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The Health Divide

The Health Divide explores the ways in which persistent disparities and inequities shape health in this country, with a focus on the role played by social factors outside of the doctor’s office. We look at the conditions where people live and work, and the influence of race, class and immigration status. We look at the health care policy landscape and efforts to close the gap between the haves and have nots when it comes to inequitable access and treatment in health care. The Health Divide explores the role of systemic racism and police violence as well as community safety and how such conditions can contribute to toxic stress and illness. Such factors can have an outsize role in determining individual and community well-being, influencing how long we live and the quality of our lives. We highlight great work around these themes in the journalism and policy sphere, and encourage our readers to weigh in with ideas.

Picture of Sylvester Monroe
“My press pass used to shield me from police violence. Sadly, yours may not protect you.”
Picture of Elissa Lee
“With the shelter-in-place, we’ve really had to pivot,” said the director of California's census outreach team.
Picture of Kellie  Schmitt
How journalists of color can practice self-care, stay safe and advocate for fair coverage in their newsrooms.
Picture of Michelle Levander
As protests engulf our nation, now is the time to redouble our commitment to journalism that leads to a more just and equitable society.
Picture of Kellie  Schmitt
The coronavirus pandemic has affected everyone — but not equally, with low-wage workers and communities of color especially hard hit.
Picture of Bulbul Rajagopal
Some of California's densest clusters of COVID-19 are in Los Angeles' richest areas.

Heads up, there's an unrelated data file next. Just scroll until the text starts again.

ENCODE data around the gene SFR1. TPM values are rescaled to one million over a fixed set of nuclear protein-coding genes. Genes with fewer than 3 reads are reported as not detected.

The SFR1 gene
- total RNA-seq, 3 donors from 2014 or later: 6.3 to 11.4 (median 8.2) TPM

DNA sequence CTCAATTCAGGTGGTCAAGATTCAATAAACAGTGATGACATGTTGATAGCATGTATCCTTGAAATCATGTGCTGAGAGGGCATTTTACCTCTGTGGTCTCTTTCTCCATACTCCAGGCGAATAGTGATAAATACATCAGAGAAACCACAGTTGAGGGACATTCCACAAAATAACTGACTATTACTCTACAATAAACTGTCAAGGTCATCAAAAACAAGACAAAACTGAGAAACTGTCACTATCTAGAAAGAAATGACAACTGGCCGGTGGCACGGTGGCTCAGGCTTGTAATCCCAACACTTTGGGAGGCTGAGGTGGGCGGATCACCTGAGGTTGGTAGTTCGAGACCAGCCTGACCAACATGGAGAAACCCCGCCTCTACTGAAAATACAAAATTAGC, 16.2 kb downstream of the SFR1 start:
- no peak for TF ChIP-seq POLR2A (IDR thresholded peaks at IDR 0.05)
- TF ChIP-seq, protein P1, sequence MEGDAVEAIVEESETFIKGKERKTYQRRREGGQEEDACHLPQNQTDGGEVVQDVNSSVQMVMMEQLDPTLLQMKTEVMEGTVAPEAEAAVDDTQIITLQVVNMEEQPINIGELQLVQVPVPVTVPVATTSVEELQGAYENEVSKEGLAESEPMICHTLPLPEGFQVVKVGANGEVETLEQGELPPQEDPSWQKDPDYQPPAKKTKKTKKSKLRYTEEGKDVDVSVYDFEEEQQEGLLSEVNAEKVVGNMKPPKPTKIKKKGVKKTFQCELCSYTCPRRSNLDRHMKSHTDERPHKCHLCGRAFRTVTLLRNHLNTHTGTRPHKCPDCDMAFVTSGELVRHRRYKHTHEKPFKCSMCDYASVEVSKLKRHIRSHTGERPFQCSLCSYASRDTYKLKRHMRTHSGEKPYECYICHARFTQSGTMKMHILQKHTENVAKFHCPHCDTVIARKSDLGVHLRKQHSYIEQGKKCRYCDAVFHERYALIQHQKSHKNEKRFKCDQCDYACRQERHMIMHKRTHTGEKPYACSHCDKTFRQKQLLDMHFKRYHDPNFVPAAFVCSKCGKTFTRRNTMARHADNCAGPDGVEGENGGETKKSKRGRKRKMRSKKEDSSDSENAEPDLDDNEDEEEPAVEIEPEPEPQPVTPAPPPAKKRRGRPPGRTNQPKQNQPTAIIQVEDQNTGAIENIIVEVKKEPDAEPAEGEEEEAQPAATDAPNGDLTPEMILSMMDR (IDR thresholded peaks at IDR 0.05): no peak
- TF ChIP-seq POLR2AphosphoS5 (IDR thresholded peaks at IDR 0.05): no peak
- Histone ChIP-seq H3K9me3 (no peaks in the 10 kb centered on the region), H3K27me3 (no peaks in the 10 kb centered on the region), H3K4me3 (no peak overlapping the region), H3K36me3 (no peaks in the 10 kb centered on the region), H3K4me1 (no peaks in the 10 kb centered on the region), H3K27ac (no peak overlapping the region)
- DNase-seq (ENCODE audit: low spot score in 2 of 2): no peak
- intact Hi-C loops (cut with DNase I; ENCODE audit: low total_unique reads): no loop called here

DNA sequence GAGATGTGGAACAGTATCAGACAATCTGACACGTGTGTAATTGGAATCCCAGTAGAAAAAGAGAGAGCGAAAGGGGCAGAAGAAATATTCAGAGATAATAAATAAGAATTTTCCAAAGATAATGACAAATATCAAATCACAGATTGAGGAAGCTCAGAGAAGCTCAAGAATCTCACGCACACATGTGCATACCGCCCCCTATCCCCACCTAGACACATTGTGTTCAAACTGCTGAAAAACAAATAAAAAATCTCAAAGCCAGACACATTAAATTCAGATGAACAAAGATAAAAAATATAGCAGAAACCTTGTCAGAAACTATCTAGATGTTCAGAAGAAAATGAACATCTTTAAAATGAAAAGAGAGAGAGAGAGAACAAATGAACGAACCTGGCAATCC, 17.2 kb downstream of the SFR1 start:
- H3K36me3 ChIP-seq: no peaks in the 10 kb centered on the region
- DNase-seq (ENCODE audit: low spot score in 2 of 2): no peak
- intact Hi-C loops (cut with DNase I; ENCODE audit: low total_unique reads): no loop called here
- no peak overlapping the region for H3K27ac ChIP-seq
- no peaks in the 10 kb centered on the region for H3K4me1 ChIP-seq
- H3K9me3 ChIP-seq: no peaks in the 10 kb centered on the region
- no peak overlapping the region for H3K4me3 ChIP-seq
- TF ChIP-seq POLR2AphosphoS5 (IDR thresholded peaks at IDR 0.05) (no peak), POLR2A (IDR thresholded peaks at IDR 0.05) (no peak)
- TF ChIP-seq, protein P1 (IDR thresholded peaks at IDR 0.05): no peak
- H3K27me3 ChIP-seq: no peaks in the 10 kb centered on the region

Picture of Telma Menendez
A young man had been assaulted the night before while riding his bike in LA. He had no medical insurance and declined care at the scene, fearing deportation more than his pain.
Picture of William Heisel
Why do so many able-bodied actors take on roles portraying a person with disabilities?
Picture of Susan  Abram
Thousands of Los Angeles residents have received word that their medical debt has been paid by benefactors, highlighting an ongoing crisis.
Picture of Jacqueline García
A Los Angeles reporter reflects on her own immigration story — and how 1994's Proposition 187 seeped into her family's new life in California.

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Announcements

Are you passionate about helping journalists understand and illuminate the social factors that contribute to health and health disparities at a time when COVID-19 has highlighted the costs of such inequities? Looking to play a big role in shaping journalism today in the United States? The USC Center for Health Journalism seeks an enterprising and experienced journalism leader for our new position of “Manager of Projects.” 

 

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